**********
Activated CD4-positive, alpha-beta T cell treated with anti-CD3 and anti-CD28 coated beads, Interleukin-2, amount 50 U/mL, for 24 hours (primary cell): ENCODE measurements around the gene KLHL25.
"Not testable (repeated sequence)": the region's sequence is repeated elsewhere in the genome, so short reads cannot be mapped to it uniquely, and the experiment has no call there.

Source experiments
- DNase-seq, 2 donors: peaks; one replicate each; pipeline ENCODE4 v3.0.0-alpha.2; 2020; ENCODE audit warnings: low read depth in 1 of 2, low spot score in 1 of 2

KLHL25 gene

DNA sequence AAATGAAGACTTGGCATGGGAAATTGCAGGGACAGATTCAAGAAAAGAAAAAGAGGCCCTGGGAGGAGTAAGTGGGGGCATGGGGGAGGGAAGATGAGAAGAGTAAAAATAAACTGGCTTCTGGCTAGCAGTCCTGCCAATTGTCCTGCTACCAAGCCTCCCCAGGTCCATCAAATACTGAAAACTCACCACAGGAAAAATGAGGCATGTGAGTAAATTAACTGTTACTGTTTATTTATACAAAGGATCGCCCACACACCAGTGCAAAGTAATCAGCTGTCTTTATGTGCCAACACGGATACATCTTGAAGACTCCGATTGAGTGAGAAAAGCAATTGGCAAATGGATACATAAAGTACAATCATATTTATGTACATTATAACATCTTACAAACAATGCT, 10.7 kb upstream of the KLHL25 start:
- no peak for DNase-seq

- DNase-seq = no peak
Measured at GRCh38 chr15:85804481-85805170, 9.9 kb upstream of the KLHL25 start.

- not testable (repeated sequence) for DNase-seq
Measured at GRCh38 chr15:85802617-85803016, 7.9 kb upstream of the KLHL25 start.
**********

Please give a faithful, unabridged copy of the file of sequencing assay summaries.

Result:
Activated CD4-positive, alpha-beta T cell treated with anti-CD3 and anti-CD28 coated beads, Interleukin-2, amount 50 U/mL, for 24 hours (primary cell): ENCODE measurements around the gene KLHL25.
"Not testable (repeated sequence)": the region's sequence is repeated elsewhere in the genome, so short reads cannot be mapped to it uniquely, and the experiment has no call there.

Source experiments
- DNase-seq, 2 donors: peaks; one replicate each; pipeline ENCODE4 v3.0.0-alpha.2; 2020; ENCODE audit warnings: low read depth in 1 of 2, low spot score in 1 of 2

KLHL25 gene

DNA sequence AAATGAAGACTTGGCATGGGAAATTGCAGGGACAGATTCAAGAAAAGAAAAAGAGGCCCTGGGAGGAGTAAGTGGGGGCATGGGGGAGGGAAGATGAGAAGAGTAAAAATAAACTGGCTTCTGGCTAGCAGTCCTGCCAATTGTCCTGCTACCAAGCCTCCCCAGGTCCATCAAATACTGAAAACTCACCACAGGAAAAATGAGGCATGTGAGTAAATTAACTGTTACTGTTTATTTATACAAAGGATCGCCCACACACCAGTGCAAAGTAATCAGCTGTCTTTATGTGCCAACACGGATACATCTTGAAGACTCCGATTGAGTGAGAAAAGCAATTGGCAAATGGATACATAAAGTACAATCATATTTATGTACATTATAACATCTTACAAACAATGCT, 10.7 kb upstream of the KLHL25 start:
- no peak for DNase-seq

- DNase-seq = no peak
Measured at GRCh38 chr15:85804481-85805170, 9.9 kb upstream of the KLHL25 start.

- not testable (repeated sequence) for DNase-seq
Measured at GRCh38 chr15:85802617-85803016, 7.9 kb upstream of the KLHL25 start.